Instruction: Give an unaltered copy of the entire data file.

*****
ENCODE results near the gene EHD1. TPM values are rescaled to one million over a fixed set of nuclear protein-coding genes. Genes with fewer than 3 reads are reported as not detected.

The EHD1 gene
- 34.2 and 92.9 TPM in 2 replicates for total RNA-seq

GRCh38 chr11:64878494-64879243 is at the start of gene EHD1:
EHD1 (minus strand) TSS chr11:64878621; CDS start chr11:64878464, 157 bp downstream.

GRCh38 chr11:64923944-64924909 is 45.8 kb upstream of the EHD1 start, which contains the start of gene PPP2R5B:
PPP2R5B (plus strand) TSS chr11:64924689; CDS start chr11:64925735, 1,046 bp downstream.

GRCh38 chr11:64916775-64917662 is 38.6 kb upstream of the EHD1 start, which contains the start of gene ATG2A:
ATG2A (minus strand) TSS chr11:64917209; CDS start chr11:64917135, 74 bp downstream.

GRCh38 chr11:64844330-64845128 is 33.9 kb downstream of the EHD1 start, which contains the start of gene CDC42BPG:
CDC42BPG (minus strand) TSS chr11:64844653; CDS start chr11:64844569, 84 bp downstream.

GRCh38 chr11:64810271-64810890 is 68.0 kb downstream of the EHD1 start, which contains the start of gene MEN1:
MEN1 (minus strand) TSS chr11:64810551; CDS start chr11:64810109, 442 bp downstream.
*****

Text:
ENCODE results near the gene EHD1. TPM values are rescaled to one million over a fixed set of nuclear protein-coding genes. Genes with fewer than 3 reads are reported as not detected.

The EHD1 gene
- 34.2 and 92.9 TPM in 2 replicates for total RNA-seq

GRCh38 chr11:64878494-64879243 is at the start of gene EHD1:
EHD1 (minus strand) TSS chr11:64878621; CDS start chr11:64878464, 157 bp downstream.

GRCh38 chr11:64923944-64924909 is 45.8 kb upstream of the EHD1 start, which contains the start of gene PPP2R5B:
PPP2R5B (plus strand) TSS chr11:64924689; CDS start chr11:64925735, 1,046 bp downstream.

GRCh38 chr11:64916775-64917662 is 38.6 kb upstream of the EHD1 start, which contains the start of gene ATG2A:
ATG2A (minus strand) TSS chr11:64917209; CDS start chr11:64917135, 74 bp downstream.

GRCh38 chr11:64844330-64845128 is 33.9 kb downstream of the EHD1 start, which contains the start of gene CDC42BPG:
CDC42BPG (minus strand) TSS chr11:64844653; CDS start chr11:64844569, 84 bp downstream.

GRCh38 chr11:64810271-64810890 is 68.0 kb downstream of the EHD1 start, which contains the start of gene MEN1:
MEN1 (minus strand) TSS chr11:64810551; CDS start chr11:64810109, 442 bp downstream.